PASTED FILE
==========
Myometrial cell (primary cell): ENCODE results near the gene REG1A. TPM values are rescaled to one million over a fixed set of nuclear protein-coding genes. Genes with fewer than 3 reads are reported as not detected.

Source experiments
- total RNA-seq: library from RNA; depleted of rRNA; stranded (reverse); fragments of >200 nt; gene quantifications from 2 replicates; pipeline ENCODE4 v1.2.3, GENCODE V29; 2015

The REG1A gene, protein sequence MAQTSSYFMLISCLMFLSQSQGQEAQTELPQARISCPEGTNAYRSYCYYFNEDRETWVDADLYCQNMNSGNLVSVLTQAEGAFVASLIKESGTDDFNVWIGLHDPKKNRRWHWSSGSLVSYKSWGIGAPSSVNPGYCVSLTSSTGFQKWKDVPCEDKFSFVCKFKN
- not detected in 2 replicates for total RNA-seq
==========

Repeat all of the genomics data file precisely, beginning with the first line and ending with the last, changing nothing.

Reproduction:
Myometrial cell (primary cell): ENCODE results near the gene REG1A. TPM values are rescaled to one million over a fixed set of nuclear protein-coding genes. Genes with fewer than 3 reads are reported as not detected.

Source experiments
- total RNA-seq: library from RNA; depleted of rRNA; stranded (reverse); fragments of >200 nt; gene quantifications from 2 replicates; pipeline ENCODE4 v1.2.3, GENCODE V29; 2015

The REG1A gene, protein sequence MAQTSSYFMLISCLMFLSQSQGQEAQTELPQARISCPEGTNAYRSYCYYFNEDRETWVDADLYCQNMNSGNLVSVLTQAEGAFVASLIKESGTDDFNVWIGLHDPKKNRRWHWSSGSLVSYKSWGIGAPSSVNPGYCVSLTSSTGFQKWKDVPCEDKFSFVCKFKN
- not detected in 2 replicates for total RNA-seq